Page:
Percutaneous Flexor Tenotomy—Office Procedure for Diabetic Toe Ulcerations

Author(s): 
Nektarios Lountzis, MD; John Parenti, MD; Gerald Cush, MD; Maria Urick, CRNP, CWOCN; O. Fred Miller III, MD

Lesser toe deformities include, but are not limited to, hammertoes, mallet toes, and claw toes. These deformities are typically characterized by any combination of a plantarflexion deformity of the proximal interphalangeal (PIP) or distal interphalangeal (DIP) joints, and are commonly seen in adults with diabetes.1 The pathophysiology appears to be multifactorial with a tendency to affect the second toe or less commonly the third toe.2,3 The projection of the affected toe distal to the other digits can exert excess pressure and friction on either the toe pad and/or the DIP joints of the toe, especially in a shoe that has a narrow or short toe box. Over time, corns or callosities may form at these pressure points, and frequently in insensate patients with diabetes, subsequent ulceration.

Chronic nonhealing toe ulcerations often result in toe amputations. Postamputation foot dynamics are further altered and new pressure points lead to more ulceration and the possibility of subsequent foot or leg amputation. Typical conservative treatment methods, such as extra-depth toe-box shoes, pads, inserts, and splints must be continually employed and in the authors’ experience in patients with diabetes, provide mixed results and recurrent ulcerations on these pressure points. Device expense, shoe wear compliance issues, and incorrectly applied techniques pose ongoing difficulties. Open flexor tenotomy has traditionally been the definitive corrective procedure used by many surgical sub-specialists for severe lesser toe deformities that are often complicated by ulceration when conservative treatment has failed.4 This procedure not only corrects toe deformities, obviating the need for extra-depth shoes and orthotic devices, but also allows for rapid healing of the toe ulcerations after pressure has been relieved. Overall, the “percutaneous” procedure is simple, the outcomes are excellent, and the complications are minimal. The authors routinely perform closed or “percutaneous” flexor tenotomies in insensate patients with diabetes and the procedure—never described in an instructive fashion in the literature—can be performed during a routine office visit.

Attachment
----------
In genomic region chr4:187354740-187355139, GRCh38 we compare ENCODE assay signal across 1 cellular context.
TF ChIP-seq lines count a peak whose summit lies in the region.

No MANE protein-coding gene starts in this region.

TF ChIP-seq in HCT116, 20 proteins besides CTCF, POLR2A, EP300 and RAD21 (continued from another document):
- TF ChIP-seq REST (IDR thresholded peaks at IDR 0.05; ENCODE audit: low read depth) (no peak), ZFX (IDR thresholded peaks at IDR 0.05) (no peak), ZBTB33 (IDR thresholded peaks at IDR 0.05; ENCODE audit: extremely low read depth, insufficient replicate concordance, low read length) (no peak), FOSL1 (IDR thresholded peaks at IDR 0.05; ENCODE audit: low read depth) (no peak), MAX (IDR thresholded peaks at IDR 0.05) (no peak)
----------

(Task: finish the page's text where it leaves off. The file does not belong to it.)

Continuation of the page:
Procedure

Preoperative preparation with local anesthesia via digital block or local toe injection can be used but anesthesia is usually not necessary in the insensate diabetic foot. The procedure is comprised of several steps. The first step is to make a target incision between the plantar creases of the metatarsophalangeal (MTP) and PIP joints at the paramedial aspect of the toe (Figure 1). Position a 15-scalpel blade perpendicular to the skin with the blade cutting edge facing toward the toe tip. The stab incision is carried down to bone. Once bone resistance is met, the blade tip should be slid beneath the flexor digitorum longus and brevis tendons and above the plantar surface of the bone (Figure 2). In this position, the scalpel blade is turned counterclockwise so that the cutting edge will face away from the bone (Figure 3). This maneuver creates space between the tendon and bone and simultaneously severs the tendons. The cutting is accomplished in 1 motion with a perceptible rupture or “pop” of the tendons. The toe is then stretched to a neutral position. At times after tenotomy, a persistently rigid deformed toe requires capsulolysis that is accomplished by sustained, firm stretching of the toe in order to release the fibrotic joint capsules and straighten the toe. After completion of the procedure, the small stab wound heals secondarily and does not require primary closure (Figure 4). The patient can mobilize with immediate weight bearing. After correction of the flexion deformity the toe pad is now properly offloaded without orthotic devices and rapid healing of the pressure ulceration follows (Figures 5 and 6).

Discussion

References: 

1. Coughlin MJ. Operative repair of the mallet toe deformity. Foot Ankle Int. 1995;16(3):109–116.
2. Coughlin MJ, Dorris J, Polk E. Operative repair of the fixed hammertoe deformity. Foot Ankle Int. 2000;21(2):94–104.
3. Mann RA, Coughlin MJ. Lesser toe deformities. Disorders of the Foot and Ankle. Philadelphia, Pa: WB Saunders; 1991:1208–1209.
4. Murphy GA. Mallet toe deformities. Foot Ankle Clin. Philadelphia, Pa: WB Saunders; 1998:279–292.
5. Coughlin MJ. Mallet toes, hammer toes, claw toes, and corns. Causes and treatment of lesser-toe deformities. Postgrad Med. 1984;75(5):191–198.
6. Ross ER, Menelaus MB. Open flexor tenotomy for hammer toes and curly toes in childhood. J Bone Joint Surg Br. 1984;66(5):770–771.
7. Pollard JP, Morrison PJ. Flexor tenotomy in the treatment of curly toes. Proc R Soc Med. 1975;68(8):480–481.
8. Matthews JP. Vascular changes in flexor tendons after injury and repair: an experimental study. Injury. 1977;8(3):227–233.
9. Coughlin MJ, Kennedy MP. Operative repair of fourth and fifth toe corns. Foot Ankle Int. 2003;24(2):147–157.



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